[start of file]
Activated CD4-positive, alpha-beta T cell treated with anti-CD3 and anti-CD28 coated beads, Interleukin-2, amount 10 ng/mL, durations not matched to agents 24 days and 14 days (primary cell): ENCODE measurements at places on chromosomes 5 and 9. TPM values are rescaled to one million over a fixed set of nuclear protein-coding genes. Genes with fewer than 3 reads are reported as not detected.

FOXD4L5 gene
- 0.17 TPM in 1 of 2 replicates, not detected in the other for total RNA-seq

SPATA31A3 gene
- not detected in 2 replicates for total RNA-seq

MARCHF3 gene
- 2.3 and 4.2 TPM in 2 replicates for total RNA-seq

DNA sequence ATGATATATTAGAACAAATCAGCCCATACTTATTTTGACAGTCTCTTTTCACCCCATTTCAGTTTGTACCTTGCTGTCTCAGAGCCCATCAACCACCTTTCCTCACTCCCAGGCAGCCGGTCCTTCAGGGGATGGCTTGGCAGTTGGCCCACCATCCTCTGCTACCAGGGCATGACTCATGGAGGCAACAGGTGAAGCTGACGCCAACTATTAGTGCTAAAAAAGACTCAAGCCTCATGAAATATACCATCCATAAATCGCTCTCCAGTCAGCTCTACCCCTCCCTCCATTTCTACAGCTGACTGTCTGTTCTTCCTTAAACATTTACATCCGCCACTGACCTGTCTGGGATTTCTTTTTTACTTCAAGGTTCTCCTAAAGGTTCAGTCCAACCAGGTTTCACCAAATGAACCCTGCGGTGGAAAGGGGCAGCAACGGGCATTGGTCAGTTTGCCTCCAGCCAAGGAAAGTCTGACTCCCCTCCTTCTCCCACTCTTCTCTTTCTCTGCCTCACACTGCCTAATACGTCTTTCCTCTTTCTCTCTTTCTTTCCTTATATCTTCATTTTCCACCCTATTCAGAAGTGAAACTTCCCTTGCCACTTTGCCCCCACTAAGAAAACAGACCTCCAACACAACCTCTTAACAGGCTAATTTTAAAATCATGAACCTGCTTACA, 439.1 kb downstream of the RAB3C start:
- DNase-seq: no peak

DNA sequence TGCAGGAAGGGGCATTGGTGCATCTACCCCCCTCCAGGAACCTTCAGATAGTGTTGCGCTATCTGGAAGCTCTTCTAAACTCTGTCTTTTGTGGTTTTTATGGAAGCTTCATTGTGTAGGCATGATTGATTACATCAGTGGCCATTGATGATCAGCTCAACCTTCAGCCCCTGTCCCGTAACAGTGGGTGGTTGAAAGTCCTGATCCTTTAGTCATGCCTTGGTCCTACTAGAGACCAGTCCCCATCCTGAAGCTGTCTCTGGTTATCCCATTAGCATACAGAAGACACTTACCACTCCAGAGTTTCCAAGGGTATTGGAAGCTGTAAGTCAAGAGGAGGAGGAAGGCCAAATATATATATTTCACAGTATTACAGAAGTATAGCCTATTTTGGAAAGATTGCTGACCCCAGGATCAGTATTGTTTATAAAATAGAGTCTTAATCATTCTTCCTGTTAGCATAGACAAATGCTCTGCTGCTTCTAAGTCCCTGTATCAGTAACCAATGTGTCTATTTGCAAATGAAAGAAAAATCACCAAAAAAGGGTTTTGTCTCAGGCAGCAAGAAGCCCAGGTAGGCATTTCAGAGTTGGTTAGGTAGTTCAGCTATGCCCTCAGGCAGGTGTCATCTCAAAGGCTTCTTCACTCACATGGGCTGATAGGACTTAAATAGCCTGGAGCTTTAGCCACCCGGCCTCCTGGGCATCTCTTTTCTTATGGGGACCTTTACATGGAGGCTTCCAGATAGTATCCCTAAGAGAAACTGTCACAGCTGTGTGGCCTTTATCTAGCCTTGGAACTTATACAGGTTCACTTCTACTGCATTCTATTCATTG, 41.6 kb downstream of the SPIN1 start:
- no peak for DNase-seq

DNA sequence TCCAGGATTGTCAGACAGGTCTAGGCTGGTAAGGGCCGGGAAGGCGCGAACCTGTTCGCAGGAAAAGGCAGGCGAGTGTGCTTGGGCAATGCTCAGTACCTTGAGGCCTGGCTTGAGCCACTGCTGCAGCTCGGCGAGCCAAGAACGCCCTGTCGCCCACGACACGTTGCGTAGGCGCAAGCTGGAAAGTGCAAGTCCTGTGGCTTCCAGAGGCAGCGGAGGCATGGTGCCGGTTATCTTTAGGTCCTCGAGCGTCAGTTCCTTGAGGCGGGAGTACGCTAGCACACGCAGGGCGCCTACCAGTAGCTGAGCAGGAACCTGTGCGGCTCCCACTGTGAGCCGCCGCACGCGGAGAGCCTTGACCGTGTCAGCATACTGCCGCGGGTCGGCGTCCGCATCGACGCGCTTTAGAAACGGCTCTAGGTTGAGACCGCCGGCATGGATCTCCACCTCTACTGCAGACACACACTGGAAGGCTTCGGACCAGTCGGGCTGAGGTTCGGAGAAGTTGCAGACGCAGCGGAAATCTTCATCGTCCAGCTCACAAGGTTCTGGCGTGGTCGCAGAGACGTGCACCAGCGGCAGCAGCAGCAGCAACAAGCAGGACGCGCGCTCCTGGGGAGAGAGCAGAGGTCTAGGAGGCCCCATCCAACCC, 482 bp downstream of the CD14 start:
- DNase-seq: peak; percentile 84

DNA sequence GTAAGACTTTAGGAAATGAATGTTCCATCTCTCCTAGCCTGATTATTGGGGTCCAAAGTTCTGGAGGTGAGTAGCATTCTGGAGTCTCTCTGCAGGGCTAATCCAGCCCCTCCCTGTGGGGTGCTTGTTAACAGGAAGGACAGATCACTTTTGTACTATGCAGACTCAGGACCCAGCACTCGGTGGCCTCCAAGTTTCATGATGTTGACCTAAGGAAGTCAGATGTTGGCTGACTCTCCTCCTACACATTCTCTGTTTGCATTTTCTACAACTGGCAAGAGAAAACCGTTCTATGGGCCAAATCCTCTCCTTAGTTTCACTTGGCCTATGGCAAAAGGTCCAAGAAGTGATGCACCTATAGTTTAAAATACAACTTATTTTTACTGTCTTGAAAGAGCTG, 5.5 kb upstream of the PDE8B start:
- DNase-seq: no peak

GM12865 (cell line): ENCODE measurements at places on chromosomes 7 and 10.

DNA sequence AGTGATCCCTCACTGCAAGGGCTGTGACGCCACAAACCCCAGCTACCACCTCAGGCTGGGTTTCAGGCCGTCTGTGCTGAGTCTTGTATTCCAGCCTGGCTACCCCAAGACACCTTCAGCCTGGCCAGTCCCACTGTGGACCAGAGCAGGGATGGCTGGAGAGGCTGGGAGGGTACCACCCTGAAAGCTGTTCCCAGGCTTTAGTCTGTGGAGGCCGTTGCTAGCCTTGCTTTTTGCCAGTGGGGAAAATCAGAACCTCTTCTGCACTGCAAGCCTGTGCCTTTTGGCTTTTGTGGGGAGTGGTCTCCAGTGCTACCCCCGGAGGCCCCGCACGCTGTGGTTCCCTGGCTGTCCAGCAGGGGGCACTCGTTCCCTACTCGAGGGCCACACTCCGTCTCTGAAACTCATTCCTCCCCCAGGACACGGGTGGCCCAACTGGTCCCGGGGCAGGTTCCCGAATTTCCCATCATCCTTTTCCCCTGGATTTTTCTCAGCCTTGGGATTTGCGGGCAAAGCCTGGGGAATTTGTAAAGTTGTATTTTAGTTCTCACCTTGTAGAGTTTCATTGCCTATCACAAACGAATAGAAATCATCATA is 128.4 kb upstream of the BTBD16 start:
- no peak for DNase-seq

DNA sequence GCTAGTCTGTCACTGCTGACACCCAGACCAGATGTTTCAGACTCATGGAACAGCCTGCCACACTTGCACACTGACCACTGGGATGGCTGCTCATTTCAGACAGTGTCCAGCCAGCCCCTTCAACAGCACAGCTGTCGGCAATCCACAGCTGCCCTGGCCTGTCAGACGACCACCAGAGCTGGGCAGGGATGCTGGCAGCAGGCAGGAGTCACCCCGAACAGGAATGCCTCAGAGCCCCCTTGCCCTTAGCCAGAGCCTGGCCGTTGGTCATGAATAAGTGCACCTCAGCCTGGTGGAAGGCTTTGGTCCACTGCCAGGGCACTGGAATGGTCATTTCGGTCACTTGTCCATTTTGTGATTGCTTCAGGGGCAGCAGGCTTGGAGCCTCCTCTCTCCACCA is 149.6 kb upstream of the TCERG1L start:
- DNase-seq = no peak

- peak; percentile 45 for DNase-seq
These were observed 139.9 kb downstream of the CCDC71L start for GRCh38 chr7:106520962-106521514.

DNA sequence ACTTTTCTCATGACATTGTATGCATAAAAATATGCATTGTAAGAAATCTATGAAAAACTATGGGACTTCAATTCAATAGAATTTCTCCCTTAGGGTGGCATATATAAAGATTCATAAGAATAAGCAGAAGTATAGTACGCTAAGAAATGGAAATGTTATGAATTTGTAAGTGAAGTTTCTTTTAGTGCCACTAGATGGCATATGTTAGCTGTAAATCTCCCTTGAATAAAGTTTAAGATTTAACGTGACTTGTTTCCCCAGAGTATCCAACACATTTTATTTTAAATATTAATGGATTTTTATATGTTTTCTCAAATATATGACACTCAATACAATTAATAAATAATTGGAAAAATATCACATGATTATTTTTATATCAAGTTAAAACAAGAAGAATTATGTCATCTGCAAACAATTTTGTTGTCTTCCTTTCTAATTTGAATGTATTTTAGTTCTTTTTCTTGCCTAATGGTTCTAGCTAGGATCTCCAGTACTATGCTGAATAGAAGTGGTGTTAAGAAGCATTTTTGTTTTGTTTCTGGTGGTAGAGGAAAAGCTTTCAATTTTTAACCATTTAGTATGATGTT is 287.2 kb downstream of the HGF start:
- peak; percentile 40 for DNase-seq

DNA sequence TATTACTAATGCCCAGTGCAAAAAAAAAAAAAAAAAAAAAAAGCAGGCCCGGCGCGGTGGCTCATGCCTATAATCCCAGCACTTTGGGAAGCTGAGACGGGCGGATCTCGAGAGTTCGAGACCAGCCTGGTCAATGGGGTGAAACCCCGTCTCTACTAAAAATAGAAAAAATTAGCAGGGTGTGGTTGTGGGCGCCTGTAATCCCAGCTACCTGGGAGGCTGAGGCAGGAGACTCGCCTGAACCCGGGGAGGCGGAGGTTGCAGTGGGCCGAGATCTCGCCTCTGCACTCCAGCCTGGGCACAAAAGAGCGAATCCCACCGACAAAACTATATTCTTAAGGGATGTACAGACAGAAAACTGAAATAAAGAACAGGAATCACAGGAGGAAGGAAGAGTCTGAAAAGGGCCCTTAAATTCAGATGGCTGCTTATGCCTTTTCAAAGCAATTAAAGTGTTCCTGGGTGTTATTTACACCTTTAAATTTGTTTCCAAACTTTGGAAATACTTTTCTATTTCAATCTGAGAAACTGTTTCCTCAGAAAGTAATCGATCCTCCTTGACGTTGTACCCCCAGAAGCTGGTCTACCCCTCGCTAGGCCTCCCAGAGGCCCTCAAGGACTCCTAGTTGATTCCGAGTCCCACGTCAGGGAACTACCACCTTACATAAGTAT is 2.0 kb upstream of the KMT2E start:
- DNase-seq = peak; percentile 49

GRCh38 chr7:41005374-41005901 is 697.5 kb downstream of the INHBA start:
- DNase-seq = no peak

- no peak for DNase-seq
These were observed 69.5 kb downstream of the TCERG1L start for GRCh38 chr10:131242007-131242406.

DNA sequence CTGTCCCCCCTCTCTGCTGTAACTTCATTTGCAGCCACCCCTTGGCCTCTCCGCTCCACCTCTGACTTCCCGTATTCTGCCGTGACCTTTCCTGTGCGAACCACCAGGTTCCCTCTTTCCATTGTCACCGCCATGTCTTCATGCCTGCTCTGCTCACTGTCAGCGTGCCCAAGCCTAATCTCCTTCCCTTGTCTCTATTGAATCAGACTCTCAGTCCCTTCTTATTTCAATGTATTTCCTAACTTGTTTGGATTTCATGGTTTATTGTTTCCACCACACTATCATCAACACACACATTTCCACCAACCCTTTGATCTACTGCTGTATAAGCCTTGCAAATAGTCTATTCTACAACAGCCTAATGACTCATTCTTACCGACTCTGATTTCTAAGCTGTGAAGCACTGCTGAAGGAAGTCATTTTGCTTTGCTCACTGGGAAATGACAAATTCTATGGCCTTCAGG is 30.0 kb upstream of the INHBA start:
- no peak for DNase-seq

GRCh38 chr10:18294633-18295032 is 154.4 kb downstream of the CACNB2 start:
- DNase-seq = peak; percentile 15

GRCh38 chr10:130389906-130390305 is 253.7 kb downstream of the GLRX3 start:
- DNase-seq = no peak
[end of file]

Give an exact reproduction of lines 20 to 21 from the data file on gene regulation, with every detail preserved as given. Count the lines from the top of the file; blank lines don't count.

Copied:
- DNase-seq = no peak

- peak; percentile 45 for DNase-seq